Climbing Yoho National Park: Mount Carnarvon
Yoho National Park, British Columbia
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Most peaks in the Canadian Rockies are notorious for being loose scree-piles. Mount Carnarvon in Yoho National Park, British Columbia is a pleasant contrast. The final 350 vertical feet, in particular, provides exciting, yet never difficult climbing on solid limestone ledges high up in a grand location. As seen from Trans-Canada Highway, this pyramid-like peak points skyward above rugged Amiskwi Valley and completely eclipses its neighbours. A sparkling alpine lake nestles at treeline, and unobstructed views reveal Wapta Icefields, plus a complete panorama of beckoning summits in the Rockies, Selkirk, and Purcell Ranges.
Though the hike to Hamilton Lake is popular day trip few visitors go on to try the peak. Perhaps it just looks too intimidating, or too high, but whatever the reason, you won?t be waiting your turn on this mountain. In fact you?ll probably have it all to yourself. When you summit, the view of rugged Yoho National Park will look pretty much as it did 100 years ago–wild and unspoiled.
Hike 3.5 miles (5.5 km) up to Hamilton Lake from Hamilton Lake Trailhead adjacent to Emerald Lake. Cradled between Mount Carnarvon and Emerald Peak, this alpine tarn entices you to power-snack and rehydrate for the real climb.
Hop across Hamilton Lake?s tiny outlet stream and wander up the hillside and brown shale slopes to gain Carnarvon?s south ridge. Most of the route follows the ridge crest, tackling short steps head-on for challenge. Near the top, rockbands become higher and terrain gets steeper. Most parties then detour left off the ridge for about 250-300 feet and ascend gullies rather than climb directly up the remaining vertical steps, but the choice is yours. Snow and ice in the gullies will require an ice axe, crampons and perhaps a short belay for beginning mountaineers. When completely dry the route can be done as a demanding scramble, but the window for perfect conditions is short. Parties have turned back just short of success because they lacked basic equipment. Above the last rockband a short walk leads to the often snow-clad summit. When sensory overload hits you or you?re out of film, return via the same route.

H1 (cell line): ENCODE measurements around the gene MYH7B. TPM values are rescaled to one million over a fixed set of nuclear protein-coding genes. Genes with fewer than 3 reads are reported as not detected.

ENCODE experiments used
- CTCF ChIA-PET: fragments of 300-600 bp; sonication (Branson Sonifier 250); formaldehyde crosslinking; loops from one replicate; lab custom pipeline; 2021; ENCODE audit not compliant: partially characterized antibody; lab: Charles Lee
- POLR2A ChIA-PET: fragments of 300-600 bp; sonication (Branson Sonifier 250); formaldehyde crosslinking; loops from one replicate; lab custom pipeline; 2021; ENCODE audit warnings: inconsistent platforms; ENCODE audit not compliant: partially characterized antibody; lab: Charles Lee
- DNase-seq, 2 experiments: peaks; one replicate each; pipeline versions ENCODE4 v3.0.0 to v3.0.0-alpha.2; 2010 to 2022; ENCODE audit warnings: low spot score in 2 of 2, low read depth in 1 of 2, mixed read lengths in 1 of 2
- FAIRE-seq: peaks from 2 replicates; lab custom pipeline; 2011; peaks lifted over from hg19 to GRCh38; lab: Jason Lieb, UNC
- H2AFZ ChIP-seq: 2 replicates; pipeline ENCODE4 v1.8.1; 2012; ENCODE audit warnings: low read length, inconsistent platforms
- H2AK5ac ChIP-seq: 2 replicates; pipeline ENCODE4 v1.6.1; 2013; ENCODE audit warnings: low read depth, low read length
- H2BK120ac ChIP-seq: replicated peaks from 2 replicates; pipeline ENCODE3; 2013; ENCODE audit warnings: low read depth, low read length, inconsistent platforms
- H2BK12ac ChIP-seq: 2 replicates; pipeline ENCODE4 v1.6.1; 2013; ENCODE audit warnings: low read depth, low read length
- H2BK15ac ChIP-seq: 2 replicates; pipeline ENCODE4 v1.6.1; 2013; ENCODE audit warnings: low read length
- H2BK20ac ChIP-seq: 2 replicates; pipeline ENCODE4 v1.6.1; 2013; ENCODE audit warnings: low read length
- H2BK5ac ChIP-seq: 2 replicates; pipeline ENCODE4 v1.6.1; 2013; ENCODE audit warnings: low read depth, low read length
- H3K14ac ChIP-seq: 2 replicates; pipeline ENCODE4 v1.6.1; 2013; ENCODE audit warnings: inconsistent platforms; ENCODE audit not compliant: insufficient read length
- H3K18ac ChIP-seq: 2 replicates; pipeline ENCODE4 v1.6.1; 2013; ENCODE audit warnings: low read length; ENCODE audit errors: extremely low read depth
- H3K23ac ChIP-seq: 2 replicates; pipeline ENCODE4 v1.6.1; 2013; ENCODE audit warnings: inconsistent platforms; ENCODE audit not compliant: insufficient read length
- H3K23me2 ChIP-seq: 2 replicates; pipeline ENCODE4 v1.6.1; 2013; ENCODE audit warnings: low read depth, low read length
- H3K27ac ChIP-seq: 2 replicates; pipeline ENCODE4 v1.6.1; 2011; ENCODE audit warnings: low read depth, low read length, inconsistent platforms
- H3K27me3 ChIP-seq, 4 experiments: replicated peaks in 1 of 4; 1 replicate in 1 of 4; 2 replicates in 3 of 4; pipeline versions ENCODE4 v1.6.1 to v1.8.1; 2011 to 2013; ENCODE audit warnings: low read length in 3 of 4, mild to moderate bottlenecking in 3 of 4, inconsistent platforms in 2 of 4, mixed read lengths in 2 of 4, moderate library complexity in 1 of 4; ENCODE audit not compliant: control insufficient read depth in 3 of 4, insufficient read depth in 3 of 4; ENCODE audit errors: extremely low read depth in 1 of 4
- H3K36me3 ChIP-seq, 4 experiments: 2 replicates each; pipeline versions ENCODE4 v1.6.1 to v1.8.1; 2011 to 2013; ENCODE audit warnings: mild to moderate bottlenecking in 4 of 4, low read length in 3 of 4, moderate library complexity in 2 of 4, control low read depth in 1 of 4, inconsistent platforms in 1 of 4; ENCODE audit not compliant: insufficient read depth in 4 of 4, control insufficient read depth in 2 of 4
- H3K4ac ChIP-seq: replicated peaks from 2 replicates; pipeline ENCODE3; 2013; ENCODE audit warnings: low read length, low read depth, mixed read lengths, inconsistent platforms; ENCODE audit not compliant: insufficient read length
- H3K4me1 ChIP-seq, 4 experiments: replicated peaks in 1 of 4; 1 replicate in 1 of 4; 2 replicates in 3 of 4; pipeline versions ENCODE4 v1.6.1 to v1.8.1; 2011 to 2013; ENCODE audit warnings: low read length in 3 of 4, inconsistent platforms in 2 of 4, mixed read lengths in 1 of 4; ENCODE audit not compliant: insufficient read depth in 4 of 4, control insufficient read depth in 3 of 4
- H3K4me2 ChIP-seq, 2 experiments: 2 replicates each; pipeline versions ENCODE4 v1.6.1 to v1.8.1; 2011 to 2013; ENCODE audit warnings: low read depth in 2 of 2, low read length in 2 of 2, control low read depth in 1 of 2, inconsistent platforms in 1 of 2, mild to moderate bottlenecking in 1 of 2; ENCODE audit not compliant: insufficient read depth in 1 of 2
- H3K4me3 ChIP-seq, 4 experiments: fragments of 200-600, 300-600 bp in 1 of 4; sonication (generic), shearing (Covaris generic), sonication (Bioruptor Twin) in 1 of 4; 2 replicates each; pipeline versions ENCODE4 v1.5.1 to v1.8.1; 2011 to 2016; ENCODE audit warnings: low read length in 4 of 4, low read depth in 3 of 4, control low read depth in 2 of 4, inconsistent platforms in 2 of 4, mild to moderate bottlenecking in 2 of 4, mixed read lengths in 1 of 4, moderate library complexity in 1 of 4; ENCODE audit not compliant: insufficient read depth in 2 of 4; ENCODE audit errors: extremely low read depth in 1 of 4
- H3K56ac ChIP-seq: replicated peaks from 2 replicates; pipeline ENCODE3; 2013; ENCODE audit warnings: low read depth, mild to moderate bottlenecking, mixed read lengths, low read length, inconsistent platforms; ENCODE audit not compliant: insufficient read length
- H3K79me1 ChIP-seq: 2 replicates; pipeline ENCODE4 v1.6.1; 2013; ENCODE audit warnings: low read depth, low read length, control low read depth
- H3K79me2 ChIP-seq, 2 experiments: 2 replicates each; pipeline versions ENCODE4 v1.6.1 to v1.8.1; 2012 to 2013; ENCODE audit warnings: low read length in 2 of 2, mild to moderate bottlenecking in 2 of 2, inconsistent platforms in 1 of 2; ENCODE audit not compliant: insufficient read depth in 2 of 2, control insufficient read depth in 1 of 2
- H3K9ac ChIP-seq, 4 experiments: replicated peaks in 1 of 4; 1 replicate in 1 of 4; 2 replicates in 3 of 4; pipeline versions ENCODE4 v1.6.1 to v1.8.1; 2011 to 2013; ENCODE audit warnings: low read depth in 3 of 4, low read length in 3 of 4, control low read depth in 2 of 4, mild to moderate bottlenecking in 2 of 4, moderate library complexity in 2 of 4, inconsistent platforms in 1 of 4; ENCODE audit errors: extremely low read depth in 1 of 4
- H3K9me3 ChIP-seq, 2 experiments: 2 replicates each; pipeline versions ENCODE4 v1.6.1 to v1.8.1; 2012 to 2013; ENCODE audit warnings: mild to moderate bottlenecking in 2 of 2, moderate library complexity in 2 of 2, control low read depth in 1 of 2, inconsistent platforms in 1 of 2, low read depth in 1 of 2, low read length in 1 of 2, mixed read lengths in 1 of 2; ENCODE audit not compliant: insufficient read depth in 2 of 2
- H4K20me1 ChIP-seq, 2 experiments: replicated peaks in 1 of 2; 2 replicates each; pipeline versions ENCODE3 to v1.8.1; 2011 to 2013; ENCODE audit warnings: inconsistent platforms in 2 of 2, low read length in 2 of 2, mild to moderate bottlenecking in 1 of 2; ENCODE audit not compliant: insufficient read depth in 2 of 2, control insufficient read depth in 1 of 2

Access: From the hamlet of Field, British Columbia, west of the B.C.-Alberta border, drive Trans-Canada Highway west for 1.6 mi (2.6 km) and follow Emerald Lake road 5.7 mi (9 km) to Emerald Lake and Hamilton Lake trailhead. The nearest major airport is in Calgary, Alberta, 130 miles east of Field.
Permit: Visitors require a National Parks permit, available at entrances to any of the National Parks or in Banff, Field and Lake Louise. A yearly individual pass for all National Parks is $35 CDN per year (about $21 US). A group pass is $70 CDN. Visitor services, groceries, accommodation and campgrounds can be found in nearby Lake Louise and to a lesser extent in Field. Climbers may voluntarily register at Park Warden offices if desired. The climb is a day trip and camping is not allowed at Hamilton Lake.
Season: Best conditions from mid-July through September..
Guidebook:Scrambles in the Canadian Rockies, by Alan Kane. Rocky Mountain Books; 3rd edition (June 1999), $16.95
Contact: Yoho National Park, (250) 343-6783; www.worldweb.com/ParksCanada-Yoho/